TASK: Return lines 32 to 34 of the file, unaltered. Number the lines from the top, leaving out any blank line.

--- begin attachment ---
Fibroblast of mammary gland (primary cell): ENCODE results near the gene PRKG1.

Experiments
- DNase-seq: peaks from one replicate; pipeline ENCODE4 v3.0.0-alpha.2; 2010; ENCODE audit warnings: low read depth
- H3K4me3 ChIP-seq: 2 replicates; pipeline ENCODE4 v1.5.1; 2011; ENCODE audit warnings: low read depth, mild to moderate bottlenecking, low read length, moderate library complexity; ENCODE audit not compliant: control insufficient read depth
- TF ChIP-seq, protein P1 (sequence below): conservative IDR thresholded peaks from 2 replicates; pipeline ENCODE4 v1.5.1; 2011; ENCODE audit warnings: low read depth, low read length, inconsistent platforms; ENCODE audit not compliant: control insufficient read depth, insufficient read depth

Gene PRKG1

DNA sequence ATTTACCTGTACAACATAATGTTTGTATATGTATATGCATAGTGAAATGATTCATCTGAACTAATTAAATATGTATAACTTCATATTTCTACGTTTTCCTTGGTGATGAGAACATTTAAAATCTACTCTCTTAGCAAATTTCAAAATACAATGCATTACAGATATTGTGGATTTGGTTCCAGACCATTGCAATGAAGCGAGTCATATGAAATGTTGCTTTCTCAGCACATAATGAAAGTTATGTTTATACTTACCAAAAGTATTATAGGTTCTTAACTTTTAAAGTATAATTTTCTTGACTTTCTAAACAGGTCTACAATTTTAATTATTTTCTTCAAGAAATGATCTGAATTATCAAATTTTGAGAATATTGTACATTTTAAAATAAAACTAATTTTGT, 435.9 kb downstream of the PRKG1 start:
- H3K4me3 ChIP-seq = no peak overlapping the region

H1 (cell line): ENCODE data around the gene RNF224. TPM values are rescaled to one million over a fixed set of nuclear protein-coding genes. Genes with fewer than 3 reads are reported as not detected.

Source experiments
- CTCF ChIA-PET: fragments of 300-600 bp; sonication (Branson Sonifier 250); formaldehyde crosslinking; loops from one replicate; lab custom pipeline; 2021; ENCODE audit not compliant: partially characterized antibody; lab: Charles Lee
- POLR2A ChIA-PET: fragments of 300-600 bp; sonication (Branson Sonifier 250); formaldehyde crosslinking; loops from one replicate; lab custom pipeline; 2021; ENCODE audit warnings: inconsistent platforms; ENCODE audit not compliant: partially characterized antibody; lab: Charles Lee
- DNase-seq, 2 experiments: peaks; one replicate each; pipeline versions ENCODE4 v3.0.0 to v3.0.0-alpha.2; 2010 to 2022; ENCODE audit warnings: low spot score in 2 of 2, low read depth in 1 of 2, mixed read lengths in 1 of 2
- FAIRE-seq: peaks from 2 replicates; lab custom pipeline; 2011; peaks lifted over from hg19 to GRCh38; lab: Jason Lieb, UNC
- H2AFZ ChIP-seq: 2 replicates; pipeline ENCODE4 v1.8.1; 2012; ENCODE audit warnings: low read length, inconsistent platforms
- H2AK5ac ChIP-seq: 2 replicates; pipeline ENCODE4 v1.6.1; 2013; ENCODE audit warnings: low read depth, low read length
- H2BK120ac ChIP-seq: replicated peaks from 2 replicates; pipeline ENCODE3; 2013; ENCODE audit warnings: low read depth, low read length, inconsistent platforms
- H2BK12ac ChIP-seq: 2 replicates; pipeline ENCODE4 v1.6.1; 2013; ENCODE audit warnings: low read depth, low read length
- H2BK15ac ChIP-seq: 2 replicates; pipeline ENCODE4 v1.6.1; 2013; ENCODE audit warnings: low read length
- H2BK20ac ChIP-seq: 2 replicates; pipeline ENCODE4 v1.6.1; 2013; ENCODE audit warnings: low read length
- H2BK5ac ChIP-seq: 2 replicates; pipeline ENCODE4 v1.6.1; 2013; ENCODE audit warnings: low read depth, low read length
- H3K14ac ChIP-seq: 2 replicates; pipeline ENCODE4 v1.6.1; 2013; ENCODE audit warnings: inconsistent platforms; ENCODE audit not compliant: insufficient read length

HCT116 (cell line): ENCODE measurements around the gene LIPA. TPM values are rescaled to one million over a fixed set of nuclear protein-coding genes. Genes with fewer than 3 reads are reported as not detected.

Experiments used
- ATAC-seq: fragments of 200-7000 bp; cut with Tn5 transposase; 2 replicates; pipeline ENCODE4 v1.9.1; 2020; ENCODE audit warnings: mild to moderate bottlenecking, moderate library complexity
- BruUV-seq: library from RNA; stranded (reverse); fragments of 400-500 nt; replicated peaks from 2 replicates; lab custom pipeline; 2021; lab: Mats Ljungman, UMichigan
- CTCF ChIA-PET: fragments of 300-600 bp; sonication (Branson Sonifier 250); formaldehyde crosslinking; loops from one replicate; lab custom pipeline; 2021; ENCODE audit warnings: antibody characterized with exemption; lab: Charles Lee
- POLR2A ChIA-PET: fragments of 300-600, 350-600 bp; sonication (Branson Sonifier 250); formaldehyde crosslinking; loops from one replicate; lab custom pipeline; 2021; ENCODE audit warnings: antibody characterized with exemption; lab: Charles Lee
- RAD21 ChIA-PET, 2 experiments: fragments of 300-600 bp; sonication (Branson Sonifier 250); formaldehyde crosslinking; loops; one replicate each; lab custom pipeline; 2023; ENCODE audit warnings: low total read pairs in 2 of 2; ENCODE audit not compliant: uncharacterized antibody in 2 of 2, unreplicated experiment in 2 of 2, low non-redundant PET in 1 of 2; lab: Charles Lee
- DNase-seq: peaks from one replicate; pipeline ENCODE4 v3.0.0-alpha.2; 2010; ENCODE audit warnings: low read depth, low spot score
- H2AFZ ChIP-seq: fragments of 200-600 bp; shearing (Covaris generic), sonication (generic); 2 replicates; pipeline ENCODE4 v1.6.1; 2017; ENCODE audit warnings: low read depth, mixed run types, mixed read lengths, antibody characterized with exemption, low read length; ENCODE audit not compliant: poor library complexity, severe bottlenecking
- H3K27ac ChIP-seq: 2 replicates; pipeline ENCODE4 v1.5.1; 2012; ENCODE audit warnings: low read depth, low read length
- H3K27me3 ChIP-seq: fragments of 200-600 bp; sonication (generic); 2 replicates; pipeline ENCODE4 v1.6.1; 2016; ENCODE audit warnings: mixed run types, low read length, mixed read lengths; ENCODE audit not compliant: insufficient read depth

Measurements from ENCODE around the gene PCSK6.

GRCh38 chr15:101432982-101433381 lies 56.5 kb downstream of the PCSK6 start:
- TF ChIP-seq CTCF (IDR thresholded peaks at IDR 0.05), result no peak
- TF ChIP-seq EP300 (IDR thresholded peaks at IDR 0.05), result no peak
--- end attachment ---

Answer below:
- H3K27ac ChIP-seq: 2 replicates; pipeline ENCODE4 v1.5.1; 2012; ENCODE audit warnings: low read depth, low read length
- H3K27me3 ChIP-seq: fragments of 200-600 bp; sonication (generic); 2 replicates; pipeline ENCODE4 v1.6.1; 2016; ENCODE audit warnings: mixed run types, low read length, mixed read lengths; ENCODE audit not compliant: insufficient read depth

Measurements from ENCODE around the gene PCSK6.